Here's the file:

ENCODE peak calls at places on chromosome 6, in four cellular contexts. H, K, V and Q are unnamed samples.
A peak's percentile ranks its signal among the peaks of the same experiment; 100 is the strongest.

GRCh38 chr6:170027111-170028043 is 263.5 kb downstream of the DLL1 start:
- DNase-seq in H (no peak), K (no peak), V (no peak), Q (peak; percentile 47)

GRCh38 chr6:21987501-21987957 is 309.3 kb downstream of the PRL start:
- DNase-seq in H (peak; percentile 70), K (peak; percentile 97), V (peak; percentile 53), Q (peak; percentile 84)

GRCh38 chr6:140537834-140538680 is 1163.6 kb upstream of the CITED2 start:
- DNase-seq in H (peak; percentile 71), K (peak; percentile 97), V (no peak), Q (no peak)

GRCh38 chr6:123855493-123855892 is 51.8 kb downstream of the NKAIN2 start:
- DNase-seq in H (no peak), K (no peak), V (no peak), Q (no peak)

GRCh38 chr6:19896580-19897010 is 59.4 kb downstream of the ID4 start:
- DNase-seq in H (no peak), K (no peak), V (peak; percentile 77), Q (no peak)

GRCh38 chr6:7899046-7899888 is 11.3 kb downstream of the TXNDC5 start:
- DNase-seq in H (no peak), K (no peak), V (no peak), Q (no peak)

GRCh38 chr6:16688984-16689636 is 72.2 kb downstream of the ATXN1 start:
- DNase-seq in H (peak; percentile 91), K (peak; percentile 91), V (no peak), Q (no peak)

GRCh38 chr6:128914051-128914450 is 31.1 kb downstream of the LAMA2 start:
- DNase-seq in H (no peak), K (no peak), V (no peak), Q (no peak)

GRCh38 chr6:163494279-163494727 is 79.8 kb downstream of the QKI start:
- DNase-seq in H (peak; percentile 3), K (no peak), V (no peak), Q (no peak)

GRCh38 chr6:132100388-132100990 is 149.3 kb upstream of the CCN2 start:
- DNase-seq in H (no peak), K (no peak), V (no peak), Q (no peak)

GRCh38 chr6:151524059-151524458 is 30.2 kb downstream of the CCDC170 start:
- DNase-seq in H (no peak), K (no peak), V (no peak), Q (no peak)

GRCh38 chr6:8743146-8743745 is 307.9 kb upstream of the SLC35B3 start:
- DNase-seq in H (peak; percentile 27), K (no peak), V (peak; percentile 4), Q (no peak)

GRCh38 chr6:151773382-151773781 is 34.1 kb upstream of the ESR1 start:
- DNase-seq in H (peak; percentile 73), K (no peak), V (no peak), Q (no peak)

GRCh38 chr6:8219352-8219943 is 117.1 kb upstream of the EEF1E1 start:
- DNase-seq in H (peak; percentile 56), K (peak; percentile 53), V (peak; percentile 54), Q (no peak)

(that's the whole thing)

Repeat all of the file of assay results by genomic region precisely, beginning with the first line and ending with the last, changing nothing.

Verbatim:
ENCODE peak calls at places on chromosome 6, in four cellular contexts. H, K, V and Q are unnamed samples.
A peak's percentile ranks its signal among the peaks of the same experiment; 100 is the strongest.

GRCh38 chr6:170027111-170028043 is 263.5 kb downstream of the DLL1 start:
- DNase-seq in H (no peak), K (no peak), V (no peak), Q (peak; percentile 47)

GRCh38 chr6:21987501-21987957 is 309.3 kb downstream of the PRL start:
- DNase-seq in H (peak; percentile 70), K (peak; percentile 97), V (peak; percentile 53), Q (peak; percentile 84)

GRCh38 chr6:140537834-140538680 is 1163.6 kb upstream of the CITED2 start:
- DNase-seq in H (peak; percentile 71), K (peak; percentile 97), V (no peak), Q (no peak)

GRCh38 chr6:123855493-123855892 is 51.8 kb downstream of the NKAIN2 start:
- DNase-seq in H (no peak), K (no peak), V (no peak), Q (no peak)

GRCh38 chr6:19896580-19897010 is 59.4 kb downstream of the ID4 start:
- DNase-seq in H (no peak), K (no peak), V (peak; percentile 77), Q (no peak)

GRCh38 chr6:7899046-7899888 is 11.3 kb downstream of the TXNDC5 start:
- DNase-seq in H (no peak), K (no peak), V (no peak), Q (no peak)

GRCh38 chr6:16688984-16689636 is 72.2 kb downstream of the ATXN1 start:
- DNase-seq in H (peak; percentile 91), K (peak; percentile 91), V (no peak), Q (no peak)

GRCh38 chr6:128914051-128914450 is 31.1 kb downstream of the LAMA2 start:
- DNase-seq in H (no peak), K (no peak), V (no peak), Q (no peak)

GRCh38 chr6:163494279-163494727 is 79.8 kb downstream of the QKI start:
- DNase-seq in H (peak; percentile 3), K (no peak), V (no peak), Q (no peak)

GRCh38 chr6:132100388-132100990 is 149.3 kb upstream of the CCN2 start:
- DNase-seq in H (no peak), K (no peak), V (no peak), Q (no peak)

GRCh38 chr6:151524059-151524458 is 30.2 kb downstream of the CCDC170 start:
- DNase-seq in H (no peak), K (no peak), V (no peak), Q (no peak)

GRCh38 chr6:8743146-8743745 is 307.9 kb upstream of the SLC35B3 start:
- DNase-seq in H (peak; percentile 27), K (no peak), V (peak; percentile 4), Q (no peak)

GRCh38 chr6:151773382-151773781 is 34.1 kb upstream of the ESR1 start:
- DNase-seq in H (peak; percentile 73), K (no peak), V (no peak), Q (no peak)

GRCh38 chr6:8219352-8219943 is 117.1 kb upstream of the EEF1E1 start:
- DNase-seq in H (peak; percentile 56), K (peak; percentile 53), V (peak; percentile 54), Q (no peak)